14. The device of claim 10, further comprising a rewriteable memory that stores the historical record of the environmental conditions measured by the environmental condition sensor and the door status of the container.
15. The device of claim 10, wherein the door status of the container in the historical record can be either open-door status or a closed-door status.
Description
TECHNICAL FIELD

The invention relates to environmental condition monitoring of a container, and more particularly, but without limitation, to monitoring the internal temperature within a refrigerated shipping container.

BACKGROUND

Many goods need to be stored and transported within controlled environments to preserve the value of those goods. For example, many food products need to be kept within particular temperature and/or humidity ranges during storage and transport in order to prevent decay and maintain freshness. However, the freshness of food is not readily determinable or precisely determinable during storage or transport. Unfresh or decayed food may be discovered only upon use. Because it is difficult to evaluate the condition of food and other goods during storage and transport, if deteriorated goods are discovered it may be difficult to determine when or how such goods deteriorated. For example, in the case of deteriorated shipped goods, it may not be possible to determine if the goods were packed in a deteriorated condition, if they deteriorated during storage and prior to shipping, if they deteriorated at some point during shipping or if they deteriorated after delivery to their destination.

Often times shipping companies receive the blame for deteriorated goods regardless of fault. Some customers prefer to know environmental conditions of their goods during storage and transport to ensure that goods arrive in the same condition in which the goods were shipped. Additionally, knowledge of a storage temperature history allows a customer to either extend or reduce a product's permitted shelf life. For these and other reasons, some shipping companies use systems that document controlled environments of storage and/or shipping containers used while goods are in possession of the shipping company. This way, a shipping company can not only confirm or refute accusations regarding deteriorated goods, but can also provide increased value to customers by demonstrating proper storage of goods within specified environmental conditions.

SUMMARY

In general, the invention relates to environmental condition monitoring. For example, in some embodiments of the invention, an environmental condition monitor may measure and record an ambient air temperature within a container at periodic intervals. The environmental condition monitor may also take and record additional measurements in combination with the temperature measurement.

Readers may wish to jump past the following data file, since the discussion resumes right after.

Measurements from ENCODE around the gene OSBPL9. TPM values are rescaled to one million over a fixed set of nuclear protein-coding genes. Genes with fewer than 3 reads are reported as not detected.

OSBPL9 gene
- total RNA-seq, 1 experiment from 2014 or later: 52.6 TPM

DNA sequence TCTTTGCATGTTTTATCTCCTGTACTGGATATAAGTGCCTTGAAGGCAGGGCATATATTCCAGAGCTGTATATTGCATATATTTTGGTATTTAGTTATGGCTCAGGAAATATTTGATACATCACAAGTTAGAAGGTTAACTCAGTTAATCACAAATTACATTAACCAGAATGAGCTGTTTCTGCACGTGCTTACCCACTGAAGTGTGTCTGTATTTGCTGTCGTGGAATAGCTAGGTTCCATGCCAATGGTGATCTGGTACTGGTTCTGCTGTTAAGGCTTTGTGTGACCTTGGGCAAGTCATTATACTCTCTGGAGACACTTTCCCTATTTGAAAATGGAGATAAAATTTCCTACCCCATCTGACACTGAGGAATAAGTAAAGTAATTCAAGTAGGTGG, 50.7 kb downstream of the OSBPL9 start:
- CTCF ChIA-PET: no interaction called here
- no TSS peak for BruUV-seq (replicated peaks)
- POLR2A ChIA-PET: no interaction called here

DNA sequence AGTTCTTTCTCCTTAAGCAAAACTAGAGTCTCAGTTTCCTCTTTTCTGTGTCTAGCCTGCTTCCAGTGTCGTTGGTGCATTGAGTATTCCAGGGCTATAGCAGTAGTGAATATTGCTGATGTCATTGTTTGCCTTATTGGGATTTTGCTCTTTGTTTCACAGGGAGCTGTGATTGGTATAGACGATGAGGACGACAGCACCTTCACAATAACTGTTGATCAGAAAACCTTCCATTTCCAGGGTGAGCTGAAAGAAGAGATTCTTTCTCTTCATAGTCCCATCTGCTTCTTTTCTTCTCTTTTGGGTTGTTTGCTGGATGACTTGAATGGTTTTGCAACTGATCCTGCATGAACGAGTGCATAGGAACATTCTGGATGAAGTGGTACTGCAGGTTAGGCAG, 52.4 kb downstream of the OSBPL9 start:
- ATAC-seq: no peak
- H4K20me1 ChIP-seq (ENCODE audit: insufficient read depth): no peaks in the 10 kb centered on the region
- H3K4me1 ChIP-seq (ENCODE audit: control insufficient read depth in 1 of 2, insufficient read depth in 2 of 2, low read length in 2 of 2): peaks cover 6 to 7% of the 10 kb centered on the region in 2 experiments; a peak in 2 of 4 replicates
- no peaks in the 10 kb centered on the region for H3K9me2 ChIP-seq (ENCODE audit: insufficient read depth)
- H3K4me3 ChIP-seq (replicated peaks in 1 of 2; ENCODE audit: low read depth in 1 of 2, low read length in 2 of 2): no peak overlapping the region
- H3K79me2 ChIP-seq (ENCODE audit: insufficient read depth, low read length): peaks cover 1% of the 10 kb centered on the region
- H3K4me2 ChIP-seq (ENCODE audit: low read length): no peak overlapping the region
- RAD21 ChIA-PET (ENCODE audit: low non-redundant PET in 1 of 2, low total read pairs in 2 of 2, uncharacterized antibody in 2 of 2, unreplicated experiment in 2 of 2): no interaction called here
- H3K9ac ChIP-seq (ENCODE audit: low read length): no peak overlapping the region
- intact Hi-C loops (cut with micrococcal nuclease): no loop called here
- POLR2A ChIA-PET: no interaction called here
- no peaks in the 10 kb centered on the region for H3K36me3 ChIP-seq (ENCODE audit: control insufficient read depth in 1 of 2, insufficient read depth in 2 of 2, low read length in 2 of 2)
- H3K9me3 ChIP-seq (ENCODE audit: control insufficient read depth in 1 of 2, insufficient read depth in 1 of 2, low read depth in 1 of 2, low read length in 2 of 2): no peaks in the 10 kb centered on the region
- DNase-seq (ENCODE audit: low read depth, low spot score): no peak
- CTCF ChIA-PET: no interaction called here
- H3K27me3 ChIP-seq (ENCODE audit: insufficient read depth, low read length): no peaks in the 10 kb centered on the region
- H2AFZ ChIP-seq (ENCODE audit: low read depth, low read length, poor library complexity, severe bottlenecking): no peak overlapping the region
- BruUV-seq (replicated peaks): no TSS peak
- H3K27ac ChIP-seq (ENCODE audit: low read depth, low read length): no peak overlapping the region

For example, a monitoring unit may measure light coincidentally with periodic temperature measurements. A light sensor may be useful to determine if an enclosed area, for example a shipping container, has been opened. In the example of a shipping container, sensing light is generally useful way to determine whether the container had been opened, because workers generally need light in order to load and unload the container.

A light sensor may be useful to provide context to another environmental condition measurement. For example, a sharp increase in temperature of a refrigerated container, such as a refrigerated tractor-trailer (commonly referred to as a reefer), may signal a problem with the refrigeration unit for the container, or alternatively, the increase in temperature may simply be the result of the container being opened, e.g., for loading and unloading. A simple measurement from a light sensor can distinguish between these two situations. Such a determination may be useful, for example, in determining whether or not to issue an alert. A light sensor may be equally useful in combination with other sensors of environmental conditions. For example, a light sensor may be useful in combination with humidity or pressure sensors.

Some embodiments of the invention allow for environmental condition data of a shipping container to be sent over preexisting communication systems. For example, some preexisting driver communication systems allow a semi truck driver to send and receive route information over one or more of a variety of networks, such as a satellite network, a cellular network, or a private wireless network. In some cases, a driver may carry a physical memory card between a network access point and the driver communication module in the cab of a semi truck.

An environmental condition monitor may include a wired or wireless connection to a network access point, such as a driver communication module. In some embodiments, an environmental condition monitor may use the same wireless connection protocol to communicate with the driver communication module as the driver communication module uses to communicate with the network. The driver communication module, a network access point, can forward environmental condition information to the driver or to other locations on the network as needed. In this manner, embodiments of the invention may allow for a simple an inexpensive device that piggybacks on existing information systems to provide historical and current environmental conditions for an environmentally controlled shipping container.